Climate Change Bill Passed By The House Of Representatives
43% emissions by 2030
Anthony Albanese Twitter
The House of Representatives has passed the Albanese Government’s Climate Change Bill 89 to 55 votes, locking in a 43% reduction in emissions by 2030.
The bill – which was passed with a number of amendments – will also see Australia hit net zero by 2050 which is an update to the nation’s obligations under the Paris Agreement.
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The government passed the bill with the support of the Greens and teal independents.
The Federal Government did not need votes off the crossbenchers in the lower house to pass the bill, but it agreed to support amendments moved by a number of independents.
Such amendments included spelling out that the approach to emissions reduction would draw on the "best available scientific knowledge", that its 43 per cent target was a minimum standard, and climate change policies benefit regional communities.
Prime Minister Anthony Albanese said passing the bill fulfilled promises he made during his election campaign.
"I am very pleased that the climate legislation has passed the House of Representatives," he said.
"This is a fulfilment of a core promise that we made at the election of a 43 per cent reduction in emissions by 2030 and a renewable sector that will grow to 82 per cent of our national energy market by 2030."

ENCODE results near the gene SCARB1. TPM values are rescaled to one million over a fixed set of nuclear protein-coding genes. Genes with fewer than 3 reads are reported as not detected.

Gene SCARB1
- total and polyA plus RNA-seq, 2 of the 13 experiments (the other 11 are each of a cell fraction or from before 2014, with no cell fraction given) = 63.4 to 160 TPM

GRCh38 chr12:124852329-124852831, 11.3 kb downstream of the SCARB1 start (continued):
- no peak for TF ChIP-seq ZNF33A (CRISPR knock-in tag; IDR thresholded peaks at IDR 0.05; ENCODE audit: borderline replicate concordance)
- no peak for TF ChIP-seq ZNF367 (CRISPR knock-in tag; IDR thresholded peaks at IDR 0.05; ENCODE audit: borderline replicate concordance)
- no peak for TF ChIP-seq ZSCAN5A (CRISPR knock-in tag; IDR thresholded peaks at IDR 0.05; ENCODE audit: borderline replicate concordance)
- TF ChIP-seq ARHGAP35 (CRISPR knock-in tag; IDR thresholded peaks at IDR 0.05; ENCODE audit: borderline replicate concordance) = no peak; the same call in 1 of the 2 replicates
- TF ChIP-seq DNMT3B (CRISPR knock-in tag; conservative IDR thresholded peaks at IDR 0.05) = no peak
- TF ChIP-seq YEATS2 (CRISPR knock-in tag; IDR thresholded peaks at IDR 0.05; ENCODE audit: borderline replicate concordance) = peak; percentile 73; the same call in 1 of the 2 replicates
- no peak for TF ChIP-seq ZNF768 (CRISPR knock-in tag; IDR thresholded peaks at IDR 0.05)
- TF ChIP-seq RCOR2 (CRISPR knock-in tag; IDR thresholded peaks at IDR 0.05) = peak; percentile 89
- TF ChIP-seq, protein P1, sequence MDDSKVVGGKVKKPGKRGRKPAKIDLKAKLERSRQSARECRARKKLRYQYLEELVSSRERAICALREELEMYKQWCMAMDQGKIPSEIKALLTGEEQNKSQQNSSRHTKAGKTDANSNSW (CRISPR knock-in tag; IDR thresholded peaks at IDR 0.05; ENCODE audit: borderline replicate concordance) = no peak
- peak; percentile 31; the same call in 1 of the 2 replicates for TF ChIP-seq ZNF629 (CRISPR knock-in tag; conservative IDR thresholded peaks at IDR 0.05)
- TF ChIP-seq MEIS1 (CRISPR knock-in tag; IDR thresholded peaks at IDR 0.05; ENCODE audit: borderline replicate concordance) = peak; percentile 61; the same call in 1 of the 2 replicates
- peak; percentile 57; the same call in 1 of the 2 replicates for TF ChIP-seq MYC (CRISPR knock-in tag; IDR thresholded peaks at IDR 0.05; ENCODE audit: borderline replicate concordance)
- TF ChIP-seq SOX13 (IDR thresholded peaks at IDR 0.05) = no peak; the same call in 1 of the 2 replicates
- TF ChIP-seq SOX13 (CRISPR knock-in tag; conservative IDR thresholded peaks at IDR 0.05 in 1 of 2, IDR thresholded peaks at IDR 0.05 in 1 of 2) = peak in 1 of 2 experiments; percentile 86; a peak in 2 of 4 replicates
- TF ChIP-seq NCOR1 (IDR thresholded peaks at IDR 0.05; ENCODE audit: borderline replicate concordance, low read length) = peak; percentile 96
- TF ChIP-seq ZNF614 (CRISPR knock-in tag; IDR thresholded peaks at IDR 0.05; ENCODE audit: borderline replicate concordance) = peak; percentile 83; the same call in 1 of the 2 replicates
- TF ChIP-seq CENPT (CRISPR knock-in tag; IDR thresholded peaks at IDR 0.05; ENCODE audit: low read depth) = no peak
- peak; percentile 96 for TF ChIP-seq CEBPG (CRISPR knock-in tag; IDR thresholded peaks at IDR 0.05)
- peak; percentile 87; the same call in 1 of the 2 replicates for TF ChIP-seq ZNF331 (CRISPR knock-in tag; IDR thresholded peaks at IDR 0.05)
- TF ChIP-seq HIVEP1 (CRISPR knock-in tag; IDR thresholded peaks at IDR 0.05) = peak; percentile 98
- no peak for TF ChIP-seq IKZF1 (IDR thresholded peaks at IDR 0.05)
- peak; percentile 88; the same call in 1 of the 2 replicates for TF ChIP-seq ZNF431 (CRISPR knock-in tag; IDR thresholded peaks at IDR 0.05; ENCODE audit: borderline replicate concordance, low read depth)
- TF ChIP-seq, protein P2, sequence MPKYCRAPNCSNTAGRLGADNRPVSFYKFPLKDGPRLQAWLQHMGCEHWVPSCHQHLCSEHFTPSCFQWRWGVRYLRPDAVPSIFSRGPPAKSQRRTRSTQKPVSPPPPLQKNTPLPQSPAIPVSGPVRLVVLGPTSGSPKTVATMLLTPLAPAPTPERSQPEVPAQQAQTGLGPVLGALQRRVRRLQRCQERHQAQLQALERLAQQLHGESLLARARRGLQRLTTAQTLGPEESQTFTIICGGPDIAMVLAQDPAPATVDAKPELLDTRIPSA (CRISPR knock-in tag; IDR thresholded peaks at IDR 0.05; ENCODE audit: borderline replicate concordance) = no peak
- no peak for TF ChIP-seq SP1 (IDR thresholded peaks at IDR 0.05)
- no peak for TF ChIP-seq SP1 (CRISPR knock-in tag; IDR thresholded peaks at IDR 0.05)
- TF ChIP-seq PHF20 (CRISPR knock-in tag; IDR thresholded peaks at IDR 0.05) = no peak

Greens leader Adam Bandt said passing the climate bill was a "small step to tackling the climate emergency", however the "good work" of the bill could be undone by new coal and gas mines.
"If they proceed, they will blow Labor's weak targets," he said.
"Even one of those projects, the Beetaloo Basin, would lift Australia's pollution by up to 13 per cent.
"If 114 of those projects go ahead and Labor is currently backing them, Australia's pollution could lift by an additional third from where we are now."
The Greens also proposed an amendment to lift the target to reduce emissions by 75 per cent by 2030 and reach net zero by 2035, but it was rejected by the government.
Teal MPs were also disappointed by a target they saw as insufficient for limiting global warming to below two degrees Celsius.
Independent MP Zali Steggall said the government next must phase out oil, coal and gas by ending new approvals.
Independent MP Kylea Tink said the government must also continue the collaborative precedent it has set.
"The planning starts from now, so whether it's a fight or whether it's the capacity to actually work together to move our country forward is what this parliament needs to decide," she said.
"We won't just accept the minister's word and we won't just take it on good faith these things are going to happen."
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